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Being a Disabled Commuter

I saw this article in my local newspaper and it made me think. This is an issue that I am very conflicted about. I haven’t really come to an absolute decision about this- it’s a really complicated issue.

The humanitarian in me instantly thinks that everyone should have equal access to everything. In an ideal world this would most certainly be the case. I sympathize with Mike who says: “You can’t live a spontaneous life, especially in the winter.” While I do not know what it’s like to be confined to a wheelchair I do understand the concept of having to plan out activities or change plans due to accessibility or disability. I agree that businesses should be wheelchair accessible, and have no problem with disability parking. But when it comes down to it, making everything accessible to everyone is just not realistic.

According to this article, Toronto is in the process of replacing some streetcars and cabs with new, accessible versions by 2014 and 2015 respectively. Money is also being spent on Wheel-Trans, which is a TTC service for the disabled. It does appear that some work needs to be done as booking must be done a few days in advance. I’m not sure if the money is being spent in the most effective way, but it seems like the main issues are known to those with the power to make changes.

About 6 months ago I read an article demanding that ALL taxis should be wheelchair accessible. This is where my practical (and perhaps what some people would call cold) side kicks in. In what universe does Toronto have the money to spend on making all taxis wheelchair accessible? The most recent statistics I could find said that 11% of Canadians would describe themselves as having mobility issues. An even smaller percentage is in wheelchairs. While I’m not suggesting that we forget about this segment of the population, we have limited resources and they must be spent in a way that helps the most people in the most effective way. Should money be spent on accessibility? Absolutely. Should we spend so much money on accessibility that it hurts other important aspects of the city? I don’t think so.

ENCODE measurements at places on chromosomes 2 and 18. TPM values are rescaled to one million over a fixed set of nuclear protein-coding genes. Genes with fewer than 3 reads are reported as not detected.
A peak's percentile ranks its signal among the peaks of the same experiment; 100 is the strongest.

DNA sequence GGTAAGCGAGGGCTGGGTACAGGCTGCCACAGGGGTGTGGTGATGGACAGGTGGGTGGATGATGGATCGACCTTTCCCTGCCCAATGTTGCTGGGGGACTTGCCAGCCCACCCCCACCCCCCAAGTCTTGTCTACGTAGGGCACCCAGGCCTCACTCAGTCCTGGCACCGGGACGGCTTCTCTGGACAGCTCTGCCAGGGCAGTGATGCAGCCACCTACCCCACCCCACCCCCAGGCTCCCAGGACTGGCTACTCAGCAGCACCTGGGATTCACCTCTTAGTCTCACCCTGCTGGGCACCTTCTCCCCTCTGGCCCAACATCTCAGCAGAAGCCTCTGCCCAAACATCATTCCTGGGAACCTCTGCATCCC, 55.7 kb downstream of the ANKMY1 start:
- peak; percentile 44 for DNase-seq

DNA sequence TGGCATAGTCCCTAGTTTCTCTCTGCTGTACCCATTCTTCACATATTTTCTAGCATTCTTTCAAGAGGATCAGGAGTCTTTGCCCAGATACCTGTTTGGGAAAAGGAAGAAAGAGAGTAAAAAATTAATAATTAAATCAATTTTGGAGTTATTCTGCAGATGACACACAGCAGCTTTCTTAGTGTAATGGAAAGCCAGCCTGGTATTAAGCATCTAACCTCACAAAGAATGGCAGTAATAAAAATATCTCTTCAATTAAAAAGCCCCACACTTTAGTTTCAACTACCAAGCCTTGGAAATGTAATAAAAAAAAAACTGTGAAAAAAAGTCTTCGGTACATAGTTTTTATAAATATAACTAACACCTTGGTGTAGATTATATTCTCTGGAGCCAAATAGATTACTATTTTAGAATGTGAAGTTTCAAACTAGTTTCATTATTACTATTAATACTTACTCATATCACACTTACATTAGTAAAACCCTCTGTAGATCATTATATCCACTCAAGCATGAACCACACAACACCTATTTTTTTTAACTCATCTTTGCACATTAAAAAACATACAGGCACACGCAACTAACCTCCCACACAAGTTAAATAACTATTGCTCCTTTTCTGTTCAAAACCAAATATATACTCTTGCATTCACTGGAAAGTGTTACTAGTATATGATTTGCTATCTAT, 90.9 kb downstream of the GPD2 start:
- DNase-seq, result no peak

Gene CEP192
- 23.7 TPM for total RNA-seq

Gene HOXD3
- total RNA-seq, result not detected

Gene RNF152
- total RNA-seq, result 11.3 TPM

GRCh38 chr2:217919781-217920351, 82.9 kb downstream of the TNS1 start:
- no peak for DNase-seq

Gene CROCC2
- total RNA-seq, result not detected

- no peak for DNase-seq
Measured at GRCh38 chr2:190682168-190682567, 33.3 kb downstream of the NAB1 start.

I hope that the city will use the money they do have effectively to improve service for those who need it to get around. There’s a happy solution out there, we just have to find it!

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2 responses »

  1. Hi Ann,
    I’m sorry to hear that! I hope that there are changes coming where you live to address it. It’s an issue that is easy for forget if you don’t deal with it on a daily basis. Thanks for the comment!

    Like

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